The Optimist’s Reward

The brain allocates energy based on belief.

A recent study at the California Institute of Technology demonstrated the effect of perception on what’s referred to as “neural effort”. In essence, researchers found optimism and pessimism affected the amount of work nerve cells into a task.

Positive-minded people are motivated by grander reward and those mired in negativity are “trying harder to avoid losses and seem to care less about potential gains”.

This is hardly a surprise. Most would argue it’s common sense.

What’s most striking is the lack of correlation to actual results.

As subjects performed the task–one hard enough even an author of the study admitted he failed–functional MRI lit up based on their evaluation of how the test went. To quote the article, “individuals in the group who believed they had performed well were just as likely to have performed poorly, and vice versa for individuals in the group who believed they had done badly”.

This has interesting implications in the big picture.

Extrapolating the results, it’s easy to see how our concept of the progress we’re making will shape our desire to continue after falling short. At school and work, we often face situations where we think we are on track and end up off the map. Which group is more likely to pursue the correct answer–the optimist or pessimist?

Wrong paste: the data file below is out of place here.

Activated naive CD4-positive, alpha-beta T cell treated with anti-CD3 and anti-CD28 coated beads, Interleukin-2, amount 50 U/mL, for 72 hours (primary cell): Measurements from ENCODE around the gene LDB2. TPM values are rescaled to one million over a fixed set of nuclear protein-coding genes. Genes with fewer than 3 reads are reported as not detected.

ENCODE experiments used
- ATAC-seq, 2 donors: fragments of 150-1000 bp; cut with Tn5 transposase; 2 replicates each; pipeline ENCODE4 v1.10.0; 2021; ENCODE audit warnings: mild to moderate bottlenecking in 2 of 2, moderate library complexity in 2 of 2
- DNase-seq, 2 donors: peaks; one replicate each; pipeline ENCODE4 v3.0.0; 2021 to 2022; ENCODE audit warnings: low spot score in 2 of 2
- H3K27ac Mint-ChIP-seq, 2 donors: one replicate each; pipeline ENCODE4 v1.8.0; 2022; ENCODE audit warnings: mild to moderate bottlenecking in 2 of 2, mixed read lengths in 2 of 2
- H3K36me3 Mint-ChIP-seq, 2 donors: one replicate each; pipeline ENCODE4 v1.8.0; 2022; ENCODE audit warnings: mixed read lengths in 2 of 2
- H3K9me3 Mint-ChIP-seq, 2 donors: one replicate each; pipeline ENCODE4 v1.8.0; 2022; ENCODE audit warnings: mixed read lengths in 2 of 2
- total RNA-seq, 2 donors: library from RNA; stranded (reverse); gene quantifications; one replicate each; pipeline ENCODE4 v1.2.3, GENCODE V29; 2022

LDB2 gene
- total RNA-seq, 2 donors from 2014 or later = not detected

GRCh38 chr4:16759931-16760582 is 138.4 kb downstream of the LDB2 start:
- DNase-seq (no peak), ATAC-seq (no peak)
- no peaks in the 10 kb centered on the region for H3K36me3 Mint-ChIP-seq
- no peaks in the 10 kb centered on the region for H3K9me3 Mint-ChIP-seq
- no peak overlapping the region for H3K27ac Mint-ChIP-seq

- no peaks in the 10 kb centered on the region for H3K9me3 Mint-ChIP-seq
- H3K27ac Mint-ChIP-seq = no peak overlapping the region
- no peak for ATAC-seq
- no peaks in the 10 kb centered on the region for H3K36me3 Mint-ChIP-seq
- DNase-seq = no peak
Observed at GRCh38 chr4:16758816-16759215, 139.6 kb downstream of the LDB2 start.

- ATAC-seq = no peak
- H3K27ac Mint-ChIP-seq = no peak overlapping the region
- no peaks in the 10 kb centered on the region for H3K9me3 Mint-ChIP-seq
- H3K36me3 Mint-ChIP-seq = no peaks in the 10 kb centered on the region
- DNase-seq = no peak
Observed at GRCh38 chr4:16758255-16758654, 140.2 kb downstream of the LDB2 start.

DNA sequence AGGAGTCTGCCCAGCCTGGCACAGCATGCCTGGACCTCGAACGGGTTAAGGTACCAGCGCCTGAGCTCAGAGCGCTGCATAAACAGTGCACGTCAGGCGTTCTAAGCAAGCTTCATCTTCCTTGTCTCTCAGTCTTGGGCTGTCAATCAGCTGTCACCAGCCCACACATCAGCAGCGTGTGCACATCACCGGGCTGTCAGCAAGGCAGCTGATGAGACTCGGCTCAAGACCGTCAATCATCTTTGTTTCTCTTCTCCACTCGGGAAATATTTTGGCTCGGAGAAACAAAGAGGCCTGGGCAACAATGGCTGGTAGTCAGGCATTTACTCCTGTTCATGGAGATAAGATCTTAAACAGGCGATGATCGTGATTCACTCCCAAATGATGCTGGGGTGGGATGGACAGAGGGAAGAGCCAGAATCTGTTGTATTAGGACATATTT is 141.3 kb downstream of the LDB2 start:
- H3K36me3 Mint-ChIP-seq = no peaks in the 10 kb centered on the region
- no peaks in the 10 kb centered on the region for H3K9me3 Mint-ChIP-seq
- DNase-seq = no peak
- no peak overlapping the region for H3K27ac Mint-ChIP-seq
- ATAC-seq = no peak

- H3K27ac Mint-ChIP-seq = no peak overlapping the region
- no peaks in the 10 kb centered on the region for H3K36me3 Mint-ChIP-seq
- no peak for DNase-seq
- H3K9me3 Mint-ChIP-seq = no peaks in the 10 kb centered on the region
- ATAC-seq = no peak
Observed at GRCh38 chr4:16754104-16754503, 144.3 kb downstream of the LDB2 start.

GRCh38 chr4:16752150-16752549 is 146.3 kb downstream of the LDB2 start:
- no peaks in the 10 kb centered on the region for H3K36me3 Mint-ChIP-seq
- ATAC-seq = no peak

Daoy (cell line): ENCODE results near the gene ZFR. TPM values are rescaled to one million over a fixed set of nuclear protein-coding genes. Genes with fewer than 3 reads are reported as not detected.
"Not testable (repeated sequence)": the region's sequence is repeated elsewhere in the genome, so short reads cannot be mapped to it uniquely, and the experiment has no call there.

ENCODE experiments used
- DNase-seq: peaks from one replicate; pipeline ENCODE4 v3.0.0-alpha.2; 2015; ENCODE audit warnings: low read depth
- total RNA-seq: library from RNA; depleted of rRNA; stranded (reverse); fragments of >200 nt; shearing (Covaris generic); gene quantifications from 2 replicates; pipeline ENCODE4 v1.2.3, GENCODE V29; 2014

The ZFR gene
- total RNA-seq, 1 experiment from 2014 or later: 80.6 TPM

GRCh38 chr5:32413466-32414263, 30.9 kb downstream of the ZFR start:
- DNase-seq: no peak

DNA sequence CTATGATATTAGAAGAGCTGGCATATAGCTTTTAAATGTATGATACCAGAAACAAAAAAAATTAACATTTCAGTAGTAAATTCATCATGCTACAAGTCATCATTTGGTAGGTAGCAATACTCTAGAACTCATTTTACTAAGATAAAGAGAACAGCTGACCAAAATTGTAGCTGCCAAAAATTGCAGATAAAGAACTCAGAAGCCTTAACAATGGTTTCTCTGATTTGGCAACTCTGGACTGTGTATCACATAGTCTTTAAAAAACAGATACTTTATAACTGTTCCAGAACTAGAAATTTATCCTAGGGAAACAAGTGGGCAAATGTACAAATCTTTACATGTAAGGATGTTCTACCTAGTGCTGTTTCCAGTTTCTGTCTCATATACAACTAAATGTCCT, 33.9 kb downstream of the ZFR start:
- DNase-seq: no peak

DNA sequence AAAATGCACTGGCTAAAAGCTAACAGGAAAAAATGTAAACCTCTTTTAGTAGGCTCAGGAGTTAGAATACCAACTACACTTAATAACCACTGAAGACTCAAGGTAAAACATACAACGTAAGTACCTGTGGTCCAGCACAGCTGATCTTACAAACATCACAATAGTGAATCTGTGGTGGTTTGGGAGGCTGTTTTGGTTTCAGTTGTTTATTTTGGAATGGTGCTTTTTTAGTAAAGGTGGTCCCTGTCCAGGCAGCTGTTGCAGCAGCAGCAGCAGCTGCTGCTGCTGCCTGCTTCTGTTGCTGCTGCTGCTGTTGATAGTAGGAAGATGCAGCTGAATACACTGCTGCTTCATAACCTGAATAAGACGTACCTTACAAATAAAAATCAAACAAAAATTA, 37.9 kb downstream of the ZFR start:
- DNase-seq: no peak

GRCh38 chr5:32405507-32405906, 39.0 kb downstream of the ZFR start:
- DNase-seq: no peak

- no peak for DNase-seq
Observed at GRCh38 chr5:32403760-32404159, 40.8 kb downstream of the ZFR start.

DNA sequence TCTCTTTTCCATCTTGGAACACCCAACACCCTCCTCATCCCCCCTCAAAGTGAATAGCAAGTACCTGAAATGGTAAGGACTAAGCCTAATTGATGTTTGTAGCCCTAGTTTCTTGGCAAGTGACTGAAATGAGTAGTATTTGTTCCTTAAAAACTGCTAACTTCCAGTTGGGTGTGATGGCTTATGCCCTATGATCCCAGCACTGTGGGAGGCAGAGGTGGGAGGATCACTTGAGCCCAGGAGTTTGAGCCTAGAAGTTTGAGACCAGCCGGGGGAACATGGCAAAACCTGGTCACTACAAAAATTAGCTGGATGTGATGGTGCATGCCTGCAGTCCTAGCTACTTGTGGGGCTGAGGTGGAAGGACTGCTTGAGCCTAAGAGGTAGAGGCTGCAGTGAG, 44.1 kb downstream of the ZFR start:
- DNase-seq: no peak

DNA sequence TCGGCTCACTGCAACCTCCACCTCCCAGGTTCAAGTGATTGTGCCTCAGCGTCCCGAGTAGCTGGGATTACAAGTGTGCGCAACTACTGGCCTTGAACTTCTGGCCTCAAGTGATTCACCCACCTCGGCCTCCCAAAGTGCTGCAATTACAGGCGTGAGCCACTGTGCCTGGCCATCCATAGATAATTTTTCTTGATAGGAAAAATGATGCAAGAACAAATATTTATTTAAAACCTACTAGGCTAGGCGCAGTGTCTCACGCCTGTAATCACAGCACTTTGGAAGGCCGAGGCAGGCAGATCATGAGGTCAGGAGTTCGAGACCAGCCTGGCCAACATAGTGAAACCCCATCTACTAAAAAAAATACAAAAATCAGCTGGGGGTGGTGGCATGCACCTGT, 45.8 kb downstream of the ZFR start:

Eventually, by way of combining good outlook with continuous effort, we end up accomplishing whatever we set out to.

Carrying on is an exercise in placing the result behind the effort, exercising “that fabulous quality that keeps you from knowing just how unsuited you are for what you are about to do”, to borrow from comedian Steve Martin. This “selective ignorance” led the subjects in the study to keep going regardless of the challenge.

Achievement is, in this way, the product of hope and persistence.

It’s a matter of saying, “I’m doing all right” when the outcome is unfavorable.

Then, it comes time to make another push just as forceful as the one before–if not more so.

Finally, after smiling and sweating through round after round of attempts, the reward arrives, just as expected.

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3 Responses to “The Optimist’s Reward”


  1. 1 agentontheloose August 5, 2010 at 11:04 am

    This is great. It’s all about moving past obstacles and it’s just as I suspected, a positive attitude is essential in neutralizing failures!

    • 2 Jason Eichacker August 5, 2010 at 12:12 pm

      Absolutely! And, aside from washing away failure, a positive attitude makes us better positioned to utilize the takeaways–what worked well–as we go forward with the next attempt.


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